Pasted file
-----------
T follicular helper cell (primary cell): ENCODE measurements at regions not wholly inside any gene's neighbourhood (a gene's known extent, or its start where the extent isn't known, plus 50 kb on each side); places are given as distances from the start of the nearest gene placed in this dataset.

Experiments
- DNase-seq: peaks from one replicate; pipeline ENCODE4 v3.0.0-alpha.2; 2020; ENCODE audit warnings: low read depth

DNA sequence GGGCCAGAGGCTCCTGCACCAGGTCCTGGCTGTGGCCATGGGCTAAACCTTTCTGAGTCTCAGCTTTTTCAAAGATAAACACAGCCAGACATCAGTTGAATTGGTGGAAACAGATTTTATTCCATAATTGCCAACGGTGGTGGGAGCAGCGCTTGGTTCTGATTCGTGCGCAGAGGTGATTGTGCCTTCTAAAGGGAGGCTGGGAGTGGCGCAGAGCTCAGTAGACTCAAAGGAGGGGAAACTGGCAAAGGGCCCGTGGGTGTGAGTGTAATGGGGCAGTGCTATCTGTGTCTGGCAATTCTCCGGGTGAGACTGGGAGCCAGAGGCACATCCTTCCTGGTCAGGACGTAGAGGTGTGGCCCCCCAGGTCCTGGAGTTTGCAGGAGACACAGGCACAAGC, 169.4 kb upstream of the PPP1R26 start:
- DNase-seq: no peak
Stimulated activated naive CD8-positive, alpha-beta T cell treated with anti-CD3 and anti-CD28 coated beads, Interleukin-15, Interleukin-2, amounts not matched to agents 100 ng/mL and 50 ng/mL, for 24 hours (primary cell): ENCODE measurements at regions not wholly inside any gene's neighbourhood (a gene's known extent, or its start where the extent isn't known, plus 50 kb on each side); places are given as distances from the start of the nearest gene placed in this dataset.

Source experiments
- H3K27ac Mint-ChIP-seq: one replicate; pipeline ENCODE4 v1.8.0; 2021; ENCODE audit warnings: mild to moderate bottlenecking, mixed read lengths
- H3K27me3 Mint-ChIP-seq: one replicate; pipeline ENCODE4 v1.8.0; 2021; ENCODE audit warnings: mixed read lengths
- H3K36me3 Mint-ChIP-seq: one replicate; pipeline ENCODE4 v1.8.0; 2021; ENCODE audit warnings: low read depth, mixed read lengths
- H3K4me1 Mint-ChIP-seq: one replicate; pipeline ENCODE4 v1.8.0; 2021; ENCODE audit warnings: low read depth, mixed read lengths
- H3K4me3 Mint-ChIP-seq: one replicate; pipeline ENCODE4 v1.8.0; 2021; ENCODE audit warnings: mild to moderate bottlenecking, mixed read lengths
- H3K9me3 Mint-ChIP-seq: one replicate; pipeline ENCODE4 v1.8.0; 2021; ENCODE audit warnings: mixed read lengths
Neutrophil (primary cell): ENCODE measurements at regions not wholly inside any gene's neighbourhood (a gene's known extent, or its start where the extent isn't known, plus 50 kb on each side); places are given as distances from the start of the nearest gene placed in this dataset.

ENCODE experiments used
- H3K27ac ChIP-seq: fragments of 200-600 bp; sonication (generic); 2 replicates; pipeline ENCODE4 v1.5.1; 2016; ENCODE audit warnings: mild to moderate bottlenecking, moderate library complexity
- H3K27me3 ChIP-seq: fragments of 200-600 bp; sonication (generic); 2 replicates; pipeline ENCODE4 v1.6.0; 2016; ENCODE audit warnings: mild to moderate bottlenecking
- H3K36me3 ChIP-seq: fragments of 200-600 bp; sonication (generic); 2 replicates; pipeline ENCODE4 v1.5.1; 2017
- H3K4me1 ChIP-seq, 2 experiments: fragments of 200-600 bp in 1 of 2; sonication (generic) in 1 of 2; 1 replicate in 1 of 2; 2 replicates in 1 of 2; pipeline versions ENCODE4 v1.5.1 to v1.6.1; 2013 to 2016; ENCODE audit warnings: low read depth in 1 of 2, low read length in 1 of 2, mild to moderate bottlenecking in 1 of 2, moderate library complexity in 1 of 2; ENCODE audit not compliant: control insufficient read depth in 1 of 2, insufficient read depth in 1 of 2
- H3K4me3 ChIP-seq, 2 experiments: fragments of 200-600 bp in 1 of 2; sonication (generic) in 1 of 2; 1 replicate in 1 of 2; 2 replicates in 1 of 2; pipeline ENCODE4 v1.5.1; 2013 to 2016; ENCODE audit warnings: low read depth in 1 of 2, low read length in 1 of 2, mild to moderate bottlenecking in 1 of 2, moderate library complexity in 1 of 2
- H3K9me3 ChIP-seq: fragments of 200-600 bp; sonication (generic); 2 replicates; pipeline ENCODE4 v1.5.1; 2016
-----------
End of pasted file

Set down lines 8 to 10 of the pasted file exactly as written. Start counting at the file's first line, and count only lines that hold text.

- H3K27ac Mint-ChIP-seq: one replicate; pipeline ENCODE4 v1.8.0; 2021; ENCODE audit warnings: mild to moderate bottlenecking, mixed read lengths
- H3K27me3 Mint-ChIP-seq: one replicate; pipeline ENCODE4 v1.8.0; 2021; ENCODE audit warnings: mixed read lengths
- H3K36me3 Mint-ChIP-seq: one replicate; pipeline ENCODE4 v1.8.0; 2021; ENCODE audit warnings: low read depth, mixed read lengths